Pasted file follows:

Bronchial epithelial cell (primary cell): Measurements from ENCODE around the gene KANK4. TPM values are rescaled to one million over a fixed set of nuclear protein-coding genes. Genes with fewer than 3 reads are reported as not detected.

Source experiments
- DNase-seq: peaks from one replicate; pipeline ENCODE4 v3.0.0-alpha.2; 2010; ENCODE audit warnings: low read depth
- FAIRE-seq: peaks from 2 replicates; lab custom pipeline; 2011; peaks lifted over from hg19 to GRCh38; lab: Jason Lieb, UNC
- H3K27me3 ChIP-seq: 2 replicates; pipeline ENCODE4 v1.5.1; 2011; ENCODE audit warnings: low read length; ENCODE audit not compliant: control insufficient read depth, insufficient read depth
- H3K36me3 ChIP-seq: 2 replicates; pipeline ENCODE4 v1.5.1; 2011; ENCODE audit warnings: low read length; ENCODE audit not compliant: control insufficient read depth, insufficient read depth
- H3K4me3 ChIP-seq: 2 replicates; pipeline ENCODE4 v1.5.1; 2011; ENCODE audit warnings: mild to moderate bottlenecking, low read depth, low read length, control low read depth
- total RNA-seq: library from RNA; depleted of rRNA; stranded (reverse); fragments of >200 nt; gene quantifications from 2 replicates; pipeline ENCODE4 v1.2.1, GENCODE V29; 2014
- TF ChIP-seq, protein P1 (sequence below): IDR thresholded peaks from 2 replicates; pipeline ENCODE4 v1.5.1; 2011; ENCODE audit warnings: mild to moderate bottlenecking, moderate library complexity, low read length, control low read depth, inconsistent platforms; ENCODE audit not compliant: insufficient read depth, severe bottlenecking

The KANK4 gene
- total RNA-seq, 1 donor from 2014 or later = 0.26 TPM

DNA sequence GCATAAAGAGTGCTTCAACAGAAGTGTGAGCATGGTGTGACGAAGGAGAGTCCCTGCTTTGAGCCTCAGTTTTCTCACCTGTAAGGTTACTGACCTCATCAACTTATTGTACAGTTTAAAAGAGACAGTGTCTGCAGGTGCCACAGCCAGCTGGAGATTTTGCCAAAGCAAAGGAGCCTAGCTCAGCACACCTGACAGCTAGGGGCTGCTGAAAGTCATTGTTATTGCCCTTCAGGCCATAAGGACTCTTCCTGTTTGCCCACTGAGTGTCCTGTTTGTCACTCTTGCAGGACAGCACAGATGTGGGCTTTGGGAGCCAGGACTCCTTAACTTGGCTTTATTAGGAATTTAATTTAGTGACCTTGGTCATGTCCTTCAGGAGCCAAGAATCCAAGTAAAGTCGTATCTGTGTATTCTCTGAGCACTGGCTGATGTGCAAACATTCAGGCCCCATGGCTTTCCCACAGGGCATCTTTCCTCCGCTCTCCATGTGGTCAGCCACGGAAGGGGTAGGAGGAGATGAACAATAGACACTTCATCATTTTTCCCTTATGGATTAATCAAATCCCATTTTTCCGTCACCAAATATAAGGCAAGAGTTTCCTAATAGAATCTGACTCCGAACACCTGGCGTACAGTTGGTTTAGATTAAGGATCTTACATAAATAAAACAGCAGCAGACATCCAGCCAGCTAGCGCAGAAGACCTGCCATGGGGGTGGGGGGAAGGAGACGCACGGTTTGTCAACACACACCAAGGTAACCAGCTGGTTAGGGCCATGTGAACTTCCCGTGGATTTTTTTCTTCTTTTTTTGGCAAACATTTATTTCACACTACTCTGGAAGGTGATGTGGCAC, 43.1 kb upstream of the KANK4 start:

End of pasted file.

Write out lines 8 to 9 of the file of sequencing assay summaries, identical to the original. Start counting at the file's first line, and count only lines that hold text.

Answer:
- total RNA-seq: library from RNA; depleted of rRNA; stranded (reverse); fragments of >200 nt; gene quantifications from 2 replicates; pipeline ENCODE4 v1.2.1, GENCODE V29; 2014
- TF ChIP-seq, protein P1 (sequence below): IDR thresholded peaks from 2 replicates; pipeline ENCODE4 v1.5.1; 2011; ENCODE audit warnings: mild to moderate bottlenecking, moderate library complexity, low read length, control low read depth, inconsistent platforms; ENCODE audit not compliant: insufficient read depth, severe bottlenecking